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New York Islanders Metropolitan Division Offseason Power Ranking

UNIONDALE, NY - SEPTEMBER 17: The New York Islanders celebrate their 3-2 overtime victory over the Philadelphia Flyers during a preseason game at the Nassau Veterans Memorial Coliseum on September 17, 2017 in Uniondale, New York. (Photo by Bruce Bennett/Getty Images)
UNIONDALE, NY - SEPTEMBER 17: The New York Islanders celebrate their 3-2 overtime victory over the Philadelphia Flyers during a preseason game at the Nassau Veterans Memorial Coliseum on September 17, 2017 in Uniondale, New York. (Photo by Bruce Bennett/Getty Images)
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NEW YORK, NY – MARCH 20: Ross Johnston #52 of the New York Islanders stands his ground in the crease during the game against the Pittsburgh Penguins at the Barclays Center on March 20, 2018 in the Brooklyn borough of New York City. (Photo by Bruce Bennett/Getty Images)
NEW YORK, NY – MARCH 20: Ross Johnston #52 of the New York Islanders stands his ground in the crease during the game against the Pittsburgh Penguins at the Barclays Center on March 20, 2018 in the Brooklyn borough of New York City. (Photo by Bruce Bennett/Getty Images)

Pittsburgh Penguins | Rank: 1st

2017-18 Record: 47-29-6 (2nd)
by: Brian Wagner

The Pittsburgh Penguins are the team of the last decade.

They haven’t been below 100 points since the 2014-15 season, and even then, were only 2 points shy.  The last 10 years have only seen the Pens with three seasons shy of 100 points – one being a strike-shortened season in which they were on pace for 123 points and the other two at 98 and 99 points.

In the past ten years they have won three championships, including recent back-to-back Cup victories before being dethroned by the Caps this past season.

Ironically, the Pens rarely win the division (last won 2013-14), but that doesn’t take away from the fact that, when the season is over, they historically have been last man standing from the Metropolitan Division.

‘Sid the Kid’ may no longer be a kid, but this team is showing no signs of slowing down.  They lost to one of the most deserving and the eventual Stanley Cup champions this year, so take the early exit from the playoffs with less significance than if it had been a first-round loss to the Flyers.

At some point their core of 30-something players (several of which have contracts expiring after the 2021-22 season) will slow down, but until then they have earned the respect to be given the benefit of the doubt.

Offseason additions: Jimmy Hayes, Stefan Elliott, Matt Cullen, Derek Grant, Jack Johnson
Offseason departures: Conor Sheary, Matt Hunwick, Tom Kuhnhackl, Carter Rowney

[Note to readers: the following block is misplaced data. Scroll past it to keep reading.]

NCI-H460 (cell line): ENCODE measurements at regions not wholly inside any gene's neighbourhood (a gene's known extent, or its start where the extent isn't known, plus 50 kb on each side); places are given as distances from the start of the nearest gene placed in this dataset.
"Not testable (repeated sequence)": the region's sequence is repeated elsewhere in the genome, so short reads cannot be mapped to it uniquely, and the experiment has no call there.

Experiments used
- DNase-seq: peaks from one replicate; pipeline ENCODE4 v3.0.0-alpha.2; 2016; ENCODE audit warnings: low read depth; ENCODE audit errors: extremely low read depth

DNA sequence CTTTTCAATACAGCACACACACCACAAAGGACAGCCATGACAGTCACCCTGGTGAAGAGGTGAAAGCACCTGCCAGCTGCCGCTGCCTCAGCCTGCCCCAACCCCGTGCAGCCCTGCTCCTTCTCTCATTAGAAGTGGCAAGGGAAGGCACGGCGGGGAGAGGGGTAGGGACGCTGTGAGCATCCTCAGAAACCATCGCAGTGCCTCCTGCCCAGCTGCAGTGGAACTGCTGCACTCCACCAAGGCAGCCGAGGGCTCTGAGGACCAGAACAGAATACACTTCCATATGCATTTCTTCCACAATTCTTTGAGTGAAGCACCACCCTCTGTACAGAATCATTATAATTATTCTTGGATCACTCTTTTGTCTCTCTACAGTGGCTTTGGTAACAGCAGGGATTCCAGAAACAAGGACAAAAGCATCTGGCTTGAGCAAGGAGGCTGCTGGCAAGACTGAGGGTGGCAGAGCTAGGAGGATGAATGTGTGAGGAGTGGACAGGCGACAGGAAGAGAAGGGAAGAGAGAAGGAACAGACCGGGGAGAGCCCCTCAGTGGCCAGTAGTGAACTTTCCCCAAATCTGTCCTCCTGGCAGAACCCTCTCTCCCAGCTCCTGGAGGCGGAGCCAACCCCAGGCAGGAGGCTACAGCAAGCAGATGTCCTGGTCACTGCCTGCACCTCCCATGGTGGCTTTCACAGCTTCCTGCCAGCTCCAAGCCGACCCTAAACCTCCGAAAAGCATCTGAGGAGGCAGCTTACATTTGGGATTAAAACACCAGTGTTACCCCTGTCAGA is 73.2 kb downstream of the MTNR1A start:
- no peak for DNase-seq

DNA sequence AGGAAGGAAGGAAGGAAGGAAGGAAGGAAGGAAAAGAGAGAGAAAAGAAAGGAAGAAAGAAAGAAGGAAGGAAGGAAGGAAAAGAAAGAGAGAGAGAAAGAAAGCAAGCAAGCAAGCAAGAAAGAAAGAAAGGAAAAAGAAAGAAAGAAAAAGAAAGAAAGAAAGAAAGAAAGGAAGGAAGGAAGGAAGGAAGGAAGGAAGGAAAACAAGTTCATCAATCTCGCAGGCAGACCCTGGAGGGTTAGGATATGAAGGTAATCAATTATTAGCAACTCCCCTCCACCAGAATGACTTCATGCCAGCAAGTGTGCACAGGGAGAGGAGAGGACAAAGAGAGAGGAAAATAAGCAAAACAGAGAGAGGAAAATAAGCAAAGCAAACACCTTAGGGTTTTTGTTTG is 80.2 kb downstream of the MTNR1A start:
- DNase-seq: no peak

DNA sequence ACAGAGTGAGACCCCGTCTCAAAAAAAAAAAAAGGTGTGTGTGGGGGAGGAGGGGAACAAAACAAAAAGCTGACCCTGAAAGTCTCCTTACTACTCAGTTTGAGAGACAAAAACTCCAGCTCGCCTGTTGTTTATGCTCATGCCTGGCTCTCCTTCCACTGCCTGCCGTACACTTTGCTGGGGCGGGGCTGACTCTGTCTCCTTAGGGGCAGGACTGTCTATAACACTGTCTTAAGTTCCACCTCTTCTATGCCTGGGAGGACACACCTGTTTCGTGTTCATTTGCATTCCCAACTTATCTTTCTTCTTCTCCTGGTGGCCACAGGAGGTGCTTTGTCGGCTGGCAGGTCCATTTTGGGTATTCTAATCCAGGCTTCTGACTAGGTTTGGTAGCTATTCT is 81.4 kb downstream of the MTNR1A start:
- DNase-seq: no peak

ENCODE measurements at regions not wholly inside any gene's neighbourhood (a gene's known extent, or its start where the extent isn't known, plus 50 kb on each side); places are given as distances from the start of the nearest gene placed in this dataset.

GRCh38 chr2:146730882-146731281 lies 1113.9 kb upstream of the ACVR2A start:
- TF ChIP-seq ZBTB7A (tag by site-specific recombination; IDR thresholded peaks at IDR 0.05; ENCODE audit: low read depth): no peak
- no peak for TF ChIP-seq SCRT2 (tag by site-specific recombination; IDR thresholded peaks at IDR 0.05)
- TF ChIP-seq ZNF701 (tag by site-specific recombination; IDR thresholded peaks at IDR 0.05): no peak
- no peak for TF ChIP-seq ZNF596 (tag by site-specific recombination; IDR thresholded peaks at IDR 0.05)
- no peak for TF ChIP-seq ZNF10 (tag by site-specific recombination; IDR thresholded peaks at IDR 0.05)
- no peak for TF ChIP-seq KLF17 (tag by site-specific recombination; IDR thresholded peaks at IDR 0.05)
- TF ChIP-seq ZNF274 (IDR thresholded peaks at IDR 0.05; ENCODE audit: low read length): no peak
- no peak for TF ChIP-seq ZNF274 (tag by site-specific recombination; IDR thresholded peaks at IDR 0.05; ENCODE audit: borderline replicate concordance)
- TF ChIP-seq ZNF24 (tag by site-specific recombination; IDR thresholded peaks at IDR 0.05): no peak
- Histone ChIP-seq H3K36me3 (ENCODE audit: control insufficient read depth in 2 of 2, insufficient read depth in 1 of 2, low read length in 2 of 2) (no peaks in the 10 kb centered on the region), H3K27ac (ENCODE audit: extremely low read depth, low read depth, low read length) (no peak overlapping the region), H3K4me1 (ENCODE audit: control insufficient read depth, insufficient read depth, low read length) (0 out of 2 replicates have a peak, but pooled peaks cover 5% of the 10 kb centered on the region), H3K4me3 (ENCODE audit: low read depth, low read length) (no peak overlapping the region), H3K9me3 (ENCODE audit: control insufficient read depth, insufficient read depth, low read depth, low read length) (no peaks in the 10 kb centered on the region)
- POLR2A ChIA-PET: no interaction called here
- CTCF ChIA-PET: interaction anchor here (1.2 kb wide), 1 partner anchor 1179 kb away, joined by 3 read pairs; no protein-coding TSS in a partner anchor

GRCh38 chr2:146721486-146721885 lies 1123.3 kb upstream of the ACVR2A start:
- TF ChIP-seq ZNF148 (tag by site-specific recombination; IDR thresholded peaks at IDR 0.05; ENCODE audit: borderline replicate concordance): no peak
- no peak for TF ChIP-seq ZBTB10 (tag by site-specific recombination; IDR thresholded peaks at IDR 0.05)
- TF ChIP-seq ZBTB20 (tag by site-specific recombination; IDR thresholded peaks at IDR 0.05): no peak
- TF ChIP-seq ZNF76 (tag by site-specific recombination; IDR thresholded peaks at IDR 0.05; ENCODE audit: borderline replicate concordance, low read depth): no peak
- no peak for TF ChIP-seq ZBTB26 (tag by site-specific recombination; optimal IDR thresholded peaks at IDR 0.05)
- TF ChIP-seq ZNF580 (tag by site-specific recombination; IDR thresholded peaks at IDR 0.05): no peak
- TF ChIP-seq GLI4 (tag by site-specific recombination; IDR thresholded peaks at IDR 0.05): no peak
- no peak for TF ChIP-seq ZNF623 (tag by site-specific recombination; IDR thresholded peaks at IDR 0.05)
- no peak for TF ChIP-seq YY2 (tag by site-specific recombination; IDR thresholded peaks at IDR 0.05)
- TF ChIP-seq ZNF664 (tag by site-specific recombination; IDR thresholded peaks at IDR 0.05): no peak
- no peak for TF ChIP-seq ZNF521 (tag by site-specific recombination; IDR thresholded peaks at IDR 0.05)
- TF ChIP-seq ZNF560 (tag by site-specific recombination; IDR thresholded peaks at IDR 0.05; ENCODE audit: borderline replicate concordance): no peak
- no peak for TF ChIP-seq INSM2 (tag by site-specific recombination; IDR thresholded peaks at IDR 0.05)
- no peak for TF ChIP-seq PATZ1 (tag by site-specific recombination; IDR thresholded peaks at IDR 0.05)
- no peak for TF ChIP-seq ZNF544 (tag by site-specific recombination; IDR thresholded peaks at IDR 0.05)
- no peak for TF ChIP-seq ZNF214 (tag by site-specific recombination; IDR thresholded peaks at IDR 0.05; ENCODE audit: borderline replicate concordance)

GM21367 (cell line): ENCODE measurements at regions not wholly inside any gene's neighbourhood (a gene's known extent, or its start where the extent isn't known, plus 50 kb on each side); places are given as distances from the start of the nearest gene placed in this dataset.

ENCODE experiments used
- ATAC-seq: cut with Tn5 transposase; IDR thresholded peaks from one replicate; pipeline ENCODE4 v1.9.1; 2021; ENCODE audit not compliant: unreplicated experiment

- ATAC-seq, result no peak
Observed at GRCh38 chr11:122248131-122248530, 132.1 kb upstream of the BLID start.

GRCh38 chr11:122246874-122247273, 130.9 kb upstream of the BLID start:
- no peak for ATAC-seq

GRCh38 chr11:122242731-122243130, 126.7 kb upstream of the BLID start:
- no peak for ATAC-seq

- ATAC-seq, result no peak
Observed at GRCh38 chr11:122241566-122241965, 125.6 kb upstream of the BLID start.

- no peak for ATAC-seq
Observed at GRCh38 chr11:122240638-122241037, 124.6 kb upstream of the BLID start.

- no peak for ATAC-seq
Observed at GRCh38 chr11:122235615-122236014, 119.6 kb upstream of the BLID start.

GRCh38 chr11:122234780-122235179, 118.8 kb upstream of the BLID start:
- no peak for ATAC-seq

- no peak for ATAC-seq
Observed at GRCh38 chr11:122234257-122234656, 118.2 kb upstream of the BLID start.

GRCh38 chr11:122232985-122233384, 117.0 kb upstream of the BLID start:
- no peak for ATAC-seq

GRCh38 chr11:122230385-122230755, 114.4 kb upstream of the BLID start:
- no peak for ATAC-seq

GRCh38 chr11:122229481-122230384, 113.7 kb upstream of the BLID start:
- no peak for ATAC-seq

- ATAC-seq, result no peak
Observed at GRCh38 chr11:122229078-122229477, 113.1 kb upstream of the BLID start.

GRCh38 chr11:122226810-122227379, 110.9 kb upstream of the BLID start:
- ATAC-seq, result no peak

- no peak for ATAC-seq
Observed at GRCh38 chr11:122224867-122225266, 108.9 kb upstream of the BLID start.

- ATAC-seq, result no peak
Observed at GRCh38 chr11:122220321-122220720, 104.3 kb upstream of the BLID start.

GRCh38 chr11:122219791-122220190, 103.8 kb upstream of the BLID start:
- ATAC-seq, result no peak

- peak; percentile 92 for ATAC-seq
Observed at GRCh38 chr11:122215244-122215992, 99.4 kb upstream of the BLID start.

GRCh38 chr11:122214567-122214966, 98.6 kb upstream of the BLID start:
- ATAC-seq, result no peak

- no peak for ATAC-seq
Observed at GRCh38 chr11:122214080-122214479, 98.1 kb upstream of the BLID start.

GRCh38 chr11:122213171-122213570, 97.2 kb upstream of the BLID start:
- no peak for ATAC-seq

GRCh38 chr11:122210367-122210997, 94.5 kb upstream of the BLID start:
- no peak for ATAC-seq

Re-signed players: Jamie Oleksiak, Bryan Rust, Daniel Sprong, Riley Sheehan, Dominik Simon

Strengths:

  • Depth across forwards
  • Young core of goalies.  In 26 games, 23-year-old Tristan Jarry put up very respectable .908 save percentage and a 2.77 GAA.  At 26 years of age, Casey DeSmith provided an even more impressive .921 save percentage and 2.40 GAA in 14 games when pressed into action.  And let’s not forget that Matt Murray is still only 24 and only one year removed from a .923/2.41 stat line.
  • A sustainable youth transition: Jake Guentzel, Dominik Simon, Zach Aston-Reese and Daniel Sprong have begun a wave of youth in support of the aging core.  All of the above are under 24 and Guentzel just finished a year playing first-line minutes and producing 48 points, and another shocking 21 points in 12 playoff games.
  • Consistency.  Forwards have not changed significantly, and they are returning all defensemen.  There is stability on the roster and it should reflect in the standings.

Questions (not weaknesses per se, but certainly questions worth asking):

  • Depth at forward is strong, but do they have too many players for the open slots?  Some players may start to look over their shoulders.
  • Do they trade Hagelin, who seems to be the odd man out in a crowded forward room as noted above or Letang, a -23 five-on-five liability last year?  Consistency has been key with the Pens, but this year’s potential changes may disrupt that a bit.
  • What do they do with Derick Brassard?  He was brought in to provide an unmatched third-line center depth but injuries and a $5 million cap hit could make the Pens think about moving him if they can recoup similar assets to what they gave up to secure his services.
  • Can Matt Murray bounce back to form after a rough year?
  • Can the team stay healthy?  They are not a young team, and after last year’s effects of an extended period off from a player like Derick Brassard (or another Crosby concussion), do the Pens have the quality depth to fill the massive void for any of those core players if they went down?
  • Is the Phil Kessel drama in the past? (Is it ever?)

Regardless of the questions surrounding this team, the management team and leadership of players like Crosby and Malkin continue to show their value year after year.

With the understated losses off Barry Trotz and Philipp Grubauer, it is fair to assume that the Pens will return to their rightful place on the Metropolitan Division throne when it’s all said and done.

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